Over twenty leading pension companies and organisations have joined forces to launched Pension Equality Group (PEG) to tackle pension inequalities in the UK by working together.

Members of the coalition include: Abrdn, Aegon, Aon, Arc Pensions Law, Aviva, Barnett Waddingham, Dalriada Trustees, Hymans Robertson, Legal & General, LCP, Mattioli Woods, MFS Investment Management, NOW: Pensions, Pinsent Masons, Pensions Policy Institute, Pensions and Lifetime Savings Association, Quietroom, Royal London Group, Smart Pension, Sackers, Scottish Widows, WTW and Universities Superannuation Scheme.

The coalition was launched to address a problem that sees many not saving enough for retirement. 

Samantha Gould, spokesperson at NOW: Pensions, said that pension savings gap between men and women continues to widen and while the average UK pension pot has “almost doubled” since the start of auto enrolment, women’s savings have “hardly increased at all”.

She pointed out that in the UK today, women save just 33p for every £1 a man saves which means that “women would need to wok an additional 18 years in full-time employment to save the same amount of money into their pension as a working man”.

And while the reasons for the pension hap are complex, she stressed that “doing nothing is not an option”.

She said: “Action is needed now to reduce the gender pensions gap and allow everyone to enjoy the comfortable retirement they deserve.”

Gender pensions gap

Earlier this month, the Government Actuary’s Department has published its analysis of the gender pension gap within the Local Government Pension Scheme (LGPS).

The analysis based on data collected to conduct an actuarial valuation of the LGPS as at 31 March 2020, showed that while women make up around 74% of employees within the LGPS England and Wales actives data, they have lower pay and accrued pensions.

The research identified a 41% pension gender gap for active members, revealing that women actively paying into their pension could expect a mean of £3,198 in total pensions, compared to £5,416 for men.

Meanwhile, partner pensions saw a 56.9% gap due to a 6% difference between the rates paid to male and female members’ partners.

The data also showed that the average gender gaps are 35% (post 2014 active females career average), 46% (active female accrued legacy defined benefit schemes) and 49% for pensions in payment.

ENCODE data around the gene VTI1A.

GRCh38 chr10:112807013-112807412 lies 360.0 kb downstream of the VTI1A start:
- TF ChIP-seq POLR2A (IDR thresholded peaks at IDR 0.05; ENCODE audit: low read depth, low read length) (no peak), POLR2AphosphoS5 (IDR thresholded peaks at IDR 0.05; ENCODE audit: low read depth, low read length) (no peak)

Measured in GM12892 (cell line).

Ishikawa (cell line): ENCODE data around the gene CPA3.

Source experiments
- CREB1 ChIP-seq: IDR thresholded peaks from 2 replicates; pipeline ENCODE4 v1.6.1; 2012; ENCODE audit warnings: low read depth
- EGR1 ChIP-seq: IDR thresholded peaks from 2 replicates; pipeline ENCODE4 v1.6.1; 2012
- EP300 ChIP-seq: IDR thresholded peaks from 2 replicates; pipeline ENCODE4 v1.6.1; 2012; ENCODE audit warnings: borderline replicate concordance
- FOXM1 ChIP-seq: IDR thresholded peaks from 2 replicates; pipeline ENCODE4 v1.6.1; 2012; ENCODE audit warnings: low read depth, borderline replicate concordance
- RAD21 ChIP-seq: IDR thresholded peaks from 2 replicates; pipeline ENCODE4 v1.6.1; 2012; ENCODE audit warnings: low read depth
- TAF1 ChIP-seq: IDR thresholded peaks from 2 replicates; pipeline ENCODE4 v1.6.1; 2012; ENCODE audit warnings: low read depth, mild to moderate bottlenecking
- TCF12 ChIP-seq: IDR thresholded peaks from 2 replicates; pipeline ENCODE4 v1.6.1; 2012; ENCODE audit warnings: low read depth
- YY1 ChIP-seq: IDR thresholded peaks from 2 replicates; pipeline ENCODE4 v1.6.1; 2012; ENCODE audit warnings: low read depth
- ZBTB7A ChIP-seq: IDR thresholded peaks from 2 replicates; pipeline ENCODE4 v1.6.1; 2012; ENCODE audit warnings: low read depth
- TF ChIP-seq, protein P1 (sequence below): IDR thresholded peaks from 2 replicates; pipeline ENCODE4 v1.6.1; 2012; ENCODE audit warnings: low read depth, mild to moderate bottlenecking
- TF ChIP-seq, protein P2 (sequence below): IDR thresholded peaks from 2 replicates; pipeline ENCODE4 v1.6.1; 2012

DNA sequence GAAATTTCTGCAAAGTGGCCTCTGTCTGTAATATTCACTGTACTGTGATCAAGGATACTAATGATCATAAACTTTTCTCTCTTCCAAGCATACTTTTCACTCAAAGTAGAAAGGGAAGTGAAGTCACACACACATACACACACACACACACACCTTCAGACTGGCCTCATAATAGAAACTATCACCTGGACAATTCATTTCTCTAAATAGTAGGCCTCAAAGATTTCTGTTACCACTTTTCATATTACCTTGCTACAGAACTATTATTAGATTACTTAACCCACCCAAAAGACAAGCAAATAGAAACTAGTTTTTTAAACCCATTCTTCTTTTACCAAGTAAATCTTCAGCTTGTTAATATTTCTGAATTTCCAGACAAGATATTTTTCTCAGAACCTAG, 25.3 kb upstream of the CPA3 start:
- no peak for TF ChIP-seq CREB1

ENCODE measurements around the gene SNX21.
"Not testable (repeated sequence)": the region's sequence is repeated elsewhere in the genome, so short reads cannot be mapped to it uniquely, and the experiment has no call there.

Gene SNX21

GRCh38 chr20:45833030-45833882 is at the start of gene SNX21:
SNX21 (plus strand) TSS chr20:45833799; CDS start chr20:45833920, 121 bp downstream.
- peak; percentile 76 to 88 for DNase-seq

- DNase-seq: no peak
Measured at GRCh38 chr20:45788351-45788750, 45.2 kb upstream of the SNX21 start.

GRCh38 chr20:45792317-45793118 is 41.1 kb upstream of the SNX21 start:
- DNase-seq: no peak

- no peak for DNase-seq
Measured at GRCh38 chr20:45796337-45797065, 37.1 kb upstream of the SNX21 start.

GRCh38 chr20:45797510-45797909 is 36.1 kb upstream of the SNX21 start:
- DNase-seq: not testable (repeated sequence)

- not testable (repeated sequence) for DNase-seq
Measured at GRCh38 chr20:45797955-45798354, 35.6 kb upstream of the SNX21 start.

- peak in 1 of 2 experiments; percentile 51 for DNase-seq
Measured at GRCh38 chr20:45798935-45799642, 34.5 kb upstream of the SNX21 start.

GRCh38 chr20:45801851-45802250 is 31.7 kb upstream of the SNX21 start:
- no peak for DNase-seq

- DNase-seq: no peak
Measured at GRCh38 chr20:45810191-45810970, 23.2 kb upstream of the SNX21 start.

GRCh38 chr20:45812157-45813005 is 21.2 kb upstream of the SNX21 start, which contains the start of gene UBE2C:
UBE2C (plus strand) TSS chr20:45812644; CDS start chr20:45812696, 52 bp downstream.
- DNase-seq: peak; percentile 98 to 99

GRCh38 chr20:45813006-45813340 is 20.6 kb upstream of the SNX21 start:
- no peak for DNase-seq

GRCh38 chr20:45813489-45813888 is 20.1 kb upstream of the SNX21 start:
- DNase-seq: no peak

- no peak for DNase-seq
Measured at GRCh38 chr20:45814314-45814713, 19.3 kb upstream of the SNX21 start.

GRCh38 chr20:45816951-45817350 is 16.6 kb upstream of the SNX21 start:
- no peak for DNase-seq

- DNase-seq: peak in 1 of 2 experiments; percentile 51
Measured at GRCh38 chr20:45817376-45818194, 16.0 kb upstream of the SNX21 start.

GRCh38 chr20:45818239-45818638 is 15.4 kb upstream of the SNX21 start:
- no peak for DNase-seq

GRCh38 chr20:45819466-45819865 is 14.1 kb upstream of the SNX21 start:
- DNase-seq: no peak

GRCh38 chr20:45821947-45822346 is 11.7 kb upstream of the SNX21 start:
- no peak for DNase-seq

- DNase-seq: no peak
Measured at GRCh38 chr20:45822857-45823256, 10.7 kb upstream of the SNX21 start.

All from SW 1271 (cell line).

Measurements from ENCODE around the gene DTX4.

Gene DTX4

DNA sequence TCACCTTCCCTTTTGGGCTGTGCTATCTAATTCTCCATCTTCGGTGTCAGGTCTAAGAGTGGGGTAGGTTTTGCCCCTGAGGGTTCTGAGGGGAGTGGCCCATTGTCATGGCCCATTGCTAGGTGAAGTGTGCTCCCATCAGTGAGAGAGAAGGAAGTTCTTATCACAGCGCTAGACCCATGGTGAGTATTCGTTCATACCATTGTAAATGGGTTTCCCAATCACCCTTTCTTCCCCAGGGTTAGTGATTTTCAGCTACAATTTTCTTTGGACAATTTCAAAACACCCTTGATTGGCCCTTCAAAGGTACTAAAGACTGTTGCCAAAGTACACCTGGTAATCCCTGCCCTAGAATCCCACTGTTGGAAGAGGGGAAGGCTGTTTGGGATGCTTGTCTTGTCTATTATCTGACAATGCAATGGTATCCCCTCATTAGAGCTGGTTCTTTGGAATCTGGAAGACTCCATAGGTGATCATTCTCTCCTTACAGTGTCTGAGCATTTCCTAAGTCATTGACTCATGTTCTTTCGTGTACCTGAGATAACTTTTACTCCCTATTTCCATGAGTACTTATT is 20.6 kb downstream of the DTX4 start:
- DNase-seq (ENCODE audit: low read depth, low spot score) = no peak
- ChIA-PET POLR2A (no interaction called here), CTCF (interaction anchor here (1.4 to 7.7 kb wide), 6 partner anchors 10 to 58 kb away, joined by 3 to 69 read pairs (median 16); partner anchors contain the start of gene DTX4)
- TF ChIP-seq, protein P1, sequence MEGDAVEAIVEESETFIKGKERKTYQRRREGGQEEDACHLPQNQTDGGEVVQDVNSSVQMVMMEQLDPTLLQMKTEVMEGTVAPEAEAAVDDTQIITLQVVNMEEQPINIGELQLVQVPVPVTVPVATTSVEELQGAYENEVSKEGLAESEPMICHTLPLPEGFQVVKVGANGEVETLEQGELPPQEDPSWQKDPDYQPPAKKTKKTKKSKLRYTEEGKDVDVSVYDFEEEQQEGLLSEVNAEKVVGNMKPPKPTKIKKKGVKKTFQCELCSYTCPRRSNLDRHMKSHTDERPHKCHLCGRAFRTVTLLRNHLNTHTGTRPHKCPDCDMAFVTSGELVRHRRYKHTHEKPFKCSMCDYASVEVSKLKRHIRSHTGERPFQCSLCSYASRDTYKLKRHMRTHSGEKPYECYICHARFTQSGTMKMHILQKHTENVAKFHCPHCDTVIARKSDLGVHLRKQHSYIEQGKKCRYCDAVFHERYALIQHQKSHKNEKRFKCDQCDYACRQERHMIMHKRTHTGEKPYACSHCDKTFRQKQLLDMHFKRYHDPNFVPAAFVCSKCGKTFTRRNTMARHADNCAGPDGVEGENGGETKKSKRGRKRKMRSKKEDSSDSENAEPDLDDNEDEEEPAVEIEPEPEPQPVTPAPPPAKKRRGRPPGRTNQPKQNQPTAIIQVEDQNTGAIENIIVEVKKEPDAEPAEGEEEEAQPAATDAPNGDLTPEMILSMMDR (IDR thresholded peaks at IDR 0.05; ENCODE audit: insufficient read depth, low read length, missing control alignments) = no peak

Kim Brown, chair of the coalition, added that tackling inequality requires the industry to come together “bringing our shared expertise to bear on the systemic barriers that disproportionally impact many across our society”.

She said: “Everyone deserves the opportunity to secure a better retirement, irrespective of their gender or background.”

“On behalf of the group, I’m confident that we can collectively play our part in helping to promote greater pensions equity for the benefit of all our members, and we would encourage others across the industry to join us and make a difference.”

Through collaboration, the coalition aims to achieve the following objectives:

  • developing a way of consistently measuring pension inequalities, beginning with the gender pensions gap before expanding to other pension inequalities;
  • working with government and policymakers to achieve positive change;
  • sharing best practice approaches to help employers address inequalities;
  • finding practical tools to empower individuals, such as planning tools and guidance;
  • highlighting potential industry product developments that will help drive greater equity for individual savers.

The launch of the coalition was welcomed by the minister for pensions, Laura Trott.

She said: “It’s great to see the pensions industry coming together to help millions more people save for their futures. This government has transformed pension saving with automatic enrolment, especially for low earners, young people, and women. Now we must build on this progress by expanding automatic enrolment to help even more people prepare for their future and start saving earlier.

“Crucially, we are also developing our understanding of the gender pensions gap so we can report on it regularly, tackle this disparity and give everyone the retirement they deserve.”

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